This is a wonderful block. It’s a variation on the classic Variable Star block which is a four patch block. I’ll say more about four patch blocks later. I am listing the dies you will need and the cutting instructions. When I’ve finished four of these, I’ll put them together into a pdf and an EQ7 file for download.
Please notice that Color Patch D appears to be an unusual size. In fact, it is a quarter square triangle. If you’re new to quilting this terminology may be new to you. A quarter square triangle is one fourth of a square that is made up of four triangles. The long side of the triangle should always be on the straight grain of the fabric, and the inner sides should be on the bias grain. These triangles are used for Flying Geese blocks too. Tomorrow, I’ll do a block with flying geese.
Click on the block for printable instructions.
The die that is used for the quarter square triangle is called a 4 7/8 inch Triangle. The longest side of the triangle is 6 1/2 inches and four of those triangles will make a 6 1/2 inch (6 inch finished) block or a 3 1/2 x 6 1/2 inch (3 x 6 inch finished) Flying Geese block. The really nice thing about the way Accuquilt made this die is that the layout on the die makes it easy to get the straight grain of the fabric on the longest side of the triangle.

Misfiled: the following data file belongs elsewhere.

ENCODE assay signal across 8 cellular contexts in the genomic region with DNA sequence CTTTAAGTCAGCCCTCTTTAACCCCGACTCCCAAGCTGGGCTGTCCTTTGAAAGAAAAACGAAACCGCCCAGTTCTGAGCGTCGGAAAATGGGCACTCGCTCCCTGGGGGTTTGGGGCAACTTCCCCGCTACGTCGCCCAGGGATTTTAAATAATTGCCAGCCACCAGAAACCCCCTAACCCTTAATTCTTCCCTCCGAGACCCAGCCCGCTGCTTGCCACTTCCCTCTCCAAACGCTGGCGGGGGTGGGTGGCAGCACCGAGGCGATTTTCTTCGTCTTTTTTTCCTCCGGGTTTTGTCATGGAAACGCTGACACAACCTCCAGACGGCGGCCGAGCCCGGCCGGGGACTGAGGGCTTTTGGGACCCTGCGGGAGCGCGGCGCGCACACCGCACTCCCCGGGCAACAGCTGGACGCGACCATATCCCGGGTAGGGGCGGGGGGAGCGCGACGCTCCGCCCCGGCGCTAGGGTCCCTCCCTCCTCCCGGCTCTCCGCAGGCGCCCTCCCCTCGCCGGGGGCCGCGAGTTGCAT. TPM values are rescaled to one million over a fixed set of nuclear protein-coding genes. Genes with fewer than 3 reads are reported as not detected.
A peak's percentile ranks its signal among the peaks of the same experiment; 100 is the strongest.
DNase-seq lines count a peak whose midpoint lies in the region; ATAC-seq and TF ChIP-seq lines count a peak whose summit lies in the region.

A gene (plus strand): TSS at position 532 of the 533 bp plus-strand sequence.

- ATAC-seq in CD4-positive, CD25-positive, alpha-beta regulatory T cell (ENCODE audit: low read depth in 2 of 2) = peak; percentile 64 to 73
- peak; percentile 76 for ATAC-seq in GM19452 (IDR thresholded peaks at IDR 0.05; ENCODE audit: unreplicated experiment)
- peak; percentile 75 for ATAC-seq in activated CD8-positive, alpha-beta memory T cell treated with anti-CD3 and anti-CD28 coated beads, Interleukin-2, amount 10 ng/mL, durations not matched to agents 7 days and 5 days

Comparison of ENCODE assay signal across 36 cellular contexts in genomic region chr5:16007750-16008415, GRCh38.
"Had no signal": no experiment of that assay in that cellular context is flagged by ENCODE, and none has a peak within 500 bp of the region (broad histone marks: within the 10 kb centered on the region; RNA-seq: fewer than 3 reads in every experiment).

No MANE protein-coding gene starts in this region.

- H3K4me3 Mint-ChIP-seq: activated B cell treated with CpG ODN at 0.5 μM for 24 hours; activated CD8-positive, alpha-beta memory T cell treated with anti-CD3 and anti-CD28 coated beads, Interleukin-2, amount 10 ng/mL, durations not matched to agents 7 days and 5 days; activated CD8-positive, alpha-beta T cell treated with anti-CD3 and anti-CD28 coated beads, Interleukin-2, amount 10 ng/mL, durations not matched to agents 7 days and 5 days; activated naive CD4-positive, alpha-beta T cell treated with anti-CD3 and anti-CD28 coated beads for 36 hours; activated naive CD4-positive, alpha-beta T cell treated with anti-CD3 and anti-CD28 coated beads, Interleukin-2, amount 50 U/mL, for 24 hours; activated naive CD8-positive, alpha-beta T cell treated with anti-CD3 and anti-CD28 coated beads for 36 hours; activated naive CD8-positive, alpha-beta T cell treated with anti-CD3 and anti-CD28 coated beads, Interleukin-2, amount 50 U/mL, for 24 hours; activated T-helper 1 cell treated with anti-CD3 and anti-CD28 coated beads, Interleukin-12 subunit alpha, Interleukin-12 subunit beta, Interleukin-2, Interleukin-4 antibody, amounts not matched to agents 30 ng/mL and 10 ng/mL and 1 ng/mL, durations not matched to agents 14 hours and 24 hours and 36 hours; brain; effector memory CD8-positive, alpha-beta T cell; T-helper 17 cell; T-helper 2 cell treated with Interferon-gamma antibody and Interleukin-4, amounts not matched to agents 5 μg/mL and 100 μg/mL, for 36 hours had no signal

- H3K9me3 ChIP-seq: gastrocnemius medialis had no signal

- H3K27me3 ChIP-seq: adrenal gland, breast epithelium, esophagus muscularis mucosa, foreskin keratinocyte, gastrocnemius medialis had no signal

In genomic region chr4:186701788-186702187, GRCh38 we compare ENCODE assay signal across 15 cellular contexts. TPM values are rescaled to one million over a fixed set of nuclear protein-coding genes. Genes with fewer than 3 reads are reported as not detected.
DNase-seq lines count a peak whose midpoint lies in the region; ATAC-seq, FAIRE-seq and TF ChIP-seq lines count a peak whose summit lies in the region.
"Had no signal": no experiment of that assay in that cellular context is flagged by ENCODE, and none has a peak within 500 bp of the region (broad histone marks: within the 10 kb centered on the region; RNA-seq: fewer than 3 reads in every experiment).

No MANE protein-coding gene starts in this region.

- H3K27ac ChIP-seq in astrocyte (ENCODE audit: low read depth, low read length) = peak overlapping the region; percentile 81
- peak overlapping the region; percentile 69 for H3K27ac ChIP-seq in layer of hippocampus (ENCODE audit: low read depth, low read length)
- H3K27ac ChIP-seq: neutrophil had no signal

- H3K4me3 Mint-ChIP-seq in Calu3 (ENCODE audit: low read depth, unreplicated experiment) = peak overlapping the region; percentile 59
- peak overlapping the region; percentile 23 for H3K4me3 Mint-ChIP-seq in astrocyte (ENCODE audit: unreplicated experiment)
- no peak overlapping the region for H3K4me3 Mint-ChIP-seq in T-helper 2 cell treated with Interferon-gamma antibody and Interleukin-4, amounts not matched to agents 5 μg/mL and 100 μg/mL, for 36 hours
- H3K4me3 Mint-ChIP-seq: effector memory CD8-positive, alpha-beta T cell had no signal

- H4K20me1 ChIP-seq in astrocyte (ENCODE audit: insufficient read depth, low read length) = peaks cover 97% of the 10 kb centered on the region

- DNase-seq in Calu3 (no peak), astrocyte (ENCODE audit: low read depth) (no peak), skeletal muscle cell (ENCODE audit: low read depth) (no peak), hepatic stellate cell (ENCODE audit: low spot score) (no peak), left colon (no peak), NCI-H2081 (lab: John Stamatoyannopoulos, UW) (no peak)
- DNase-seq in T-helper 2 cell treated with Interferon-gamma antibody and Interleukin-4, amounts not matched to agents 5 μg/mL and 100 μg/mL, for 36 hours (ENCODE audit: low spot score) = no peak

I wanted to make a series of instructions in EQ7 using my Accuquilt GO die system. These are blocks that are made with some of the basic dies using blocks from the EQ7 block library. The first set of 24 I’m going to do will be based on the finished 3″ and 6″ squares and triangles. The information will be available to you as pdf or EQ7 files that have four blocks per file.
The first block is a simpler version of Birds in the Air, one of my favorite blocks. Here’s a photo of the EQ7 file showing the dies used for this. Click the first block to bring up the pdf instructions.